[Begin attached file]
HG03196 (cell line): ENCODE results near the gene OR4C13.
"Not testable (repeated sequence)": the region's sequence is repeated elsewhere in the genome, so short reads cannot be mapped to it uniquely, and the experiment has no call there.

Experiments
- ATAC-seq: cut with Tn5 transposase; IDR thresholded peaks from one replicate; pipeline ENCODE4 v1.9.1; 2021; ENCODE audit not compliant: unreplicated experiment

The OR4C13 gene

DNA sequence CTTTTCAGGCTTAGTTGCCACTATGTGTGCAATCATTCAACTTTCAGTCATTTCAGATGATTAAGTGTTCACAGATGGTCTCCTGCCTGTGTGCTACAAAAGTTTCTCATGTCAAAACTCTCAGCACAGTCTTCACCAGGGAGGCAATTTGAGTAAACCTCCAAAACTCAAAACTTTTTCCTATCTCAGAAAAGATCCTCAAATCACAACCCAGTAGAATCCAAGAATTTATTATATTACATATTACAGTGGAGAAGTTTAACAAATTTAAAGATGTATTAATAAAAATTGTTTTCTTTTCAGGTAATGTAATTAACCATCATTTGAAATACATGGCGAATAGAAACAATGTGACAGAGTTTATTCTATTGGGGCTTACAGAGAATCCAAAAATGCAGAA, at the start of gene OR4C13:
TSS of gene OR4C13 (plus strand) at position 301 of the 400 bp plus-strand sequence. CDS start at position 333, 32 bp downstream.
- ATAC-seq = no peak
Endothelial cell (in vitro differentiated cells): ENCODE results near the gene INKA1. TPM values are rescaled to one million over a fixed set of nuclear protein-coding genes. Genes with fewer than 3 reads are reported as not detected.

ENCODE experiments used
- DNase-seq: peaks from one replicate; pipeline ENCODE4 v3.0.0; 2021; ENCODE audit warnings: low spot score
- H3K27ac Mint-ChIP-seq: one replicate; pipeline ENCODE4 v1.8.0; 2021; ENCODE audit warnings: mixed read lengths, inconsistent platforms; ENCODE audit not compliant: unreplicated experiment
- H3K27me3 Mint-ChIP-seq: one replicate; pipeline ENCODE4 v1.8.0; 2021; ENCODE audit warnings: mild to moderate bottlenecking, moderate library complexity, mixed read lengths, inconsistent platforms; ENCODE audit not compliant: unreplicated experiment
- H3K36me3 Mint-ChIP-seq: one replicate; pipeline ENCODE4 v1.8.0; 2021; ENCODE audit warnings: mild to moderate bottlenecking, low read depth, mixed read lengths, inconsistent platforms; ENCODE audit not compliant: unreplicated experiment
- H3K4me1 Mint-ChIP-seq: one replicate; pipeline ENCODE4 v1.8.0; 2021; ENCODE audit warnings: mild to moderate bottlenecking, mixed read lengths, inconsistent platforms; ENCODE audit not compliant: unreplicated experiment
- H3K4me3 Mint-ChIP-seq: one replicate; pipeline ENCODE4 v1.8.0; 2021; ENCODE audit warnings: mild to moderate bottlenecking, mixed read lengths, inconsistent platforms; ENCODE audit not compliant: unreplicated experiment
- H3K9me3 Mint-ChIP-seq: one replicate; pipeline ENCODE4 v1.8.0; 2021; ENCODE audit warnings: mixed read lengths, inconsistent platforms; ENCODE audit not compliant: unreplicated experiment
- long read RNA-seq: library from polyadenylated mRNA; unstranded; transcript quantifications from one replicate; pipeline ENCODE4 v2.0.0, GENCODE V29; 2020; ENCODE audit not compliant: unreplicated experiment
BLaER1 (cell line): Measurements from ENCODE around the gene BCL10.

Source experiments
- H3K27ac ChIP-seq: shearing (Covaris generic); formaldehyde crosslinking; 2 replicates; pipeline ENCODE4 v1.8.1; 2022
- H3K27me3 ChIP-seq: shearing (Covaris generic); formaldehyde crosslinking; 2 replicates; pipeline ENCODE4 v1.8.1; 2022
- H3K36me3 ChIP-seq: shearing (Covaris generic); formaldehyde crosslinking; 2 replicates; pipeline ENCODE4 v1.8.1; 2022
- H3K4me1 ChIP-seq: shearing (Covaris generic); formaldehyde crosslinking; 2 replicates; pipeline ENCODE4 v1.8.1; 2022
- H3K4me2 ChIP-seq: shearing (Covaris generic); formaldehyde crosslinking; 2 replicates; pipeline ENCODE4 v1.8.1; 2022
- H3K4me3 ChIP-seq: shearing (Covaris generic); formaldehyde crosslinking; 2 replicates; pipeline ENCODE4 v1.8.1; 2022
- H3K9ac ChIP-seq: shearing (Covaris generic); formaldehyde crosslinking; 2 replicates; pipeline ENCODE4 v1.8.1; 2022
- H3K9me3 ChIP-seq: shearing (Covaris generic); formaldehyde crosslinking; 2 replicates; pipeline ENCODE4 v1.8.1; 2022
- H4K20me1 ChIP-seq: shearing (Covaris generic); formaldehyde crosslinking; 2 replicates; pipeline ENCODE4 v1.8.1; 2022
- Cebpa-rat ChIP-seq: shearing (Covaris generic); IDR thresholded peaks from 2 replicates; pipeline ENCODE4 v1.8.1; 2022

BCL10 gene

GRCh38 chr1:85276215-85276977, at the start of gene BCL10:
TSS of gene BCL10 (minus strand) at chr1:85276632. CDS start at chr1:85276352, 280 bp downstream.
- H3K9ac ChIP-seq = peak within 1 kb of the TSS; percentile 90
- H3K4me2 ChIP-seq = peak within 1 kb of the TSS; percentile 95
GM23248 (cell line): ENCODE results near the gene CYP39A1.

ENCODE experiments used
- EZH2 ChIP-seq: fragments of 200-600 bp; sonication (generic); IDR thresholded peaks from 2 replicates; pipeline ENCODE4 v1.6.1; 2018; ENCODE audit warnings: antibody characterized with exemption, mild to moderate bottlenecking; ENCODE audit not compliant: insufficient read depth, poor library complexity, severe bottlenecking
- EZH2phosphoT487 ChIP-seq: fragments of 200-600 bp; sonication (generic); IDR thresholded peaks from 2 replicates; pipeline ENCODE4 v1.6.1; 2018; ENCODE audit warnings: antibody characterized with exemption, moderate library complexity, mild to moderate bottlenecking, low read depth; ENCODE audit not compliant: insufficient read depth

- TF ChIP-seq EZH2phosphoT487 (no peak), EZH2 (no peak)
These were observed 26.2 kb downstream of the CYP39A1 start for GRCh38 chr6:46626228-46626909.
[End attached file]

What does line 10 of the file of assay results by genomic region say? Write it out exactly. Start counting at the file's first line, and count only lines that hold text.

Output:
ENCODE experiments used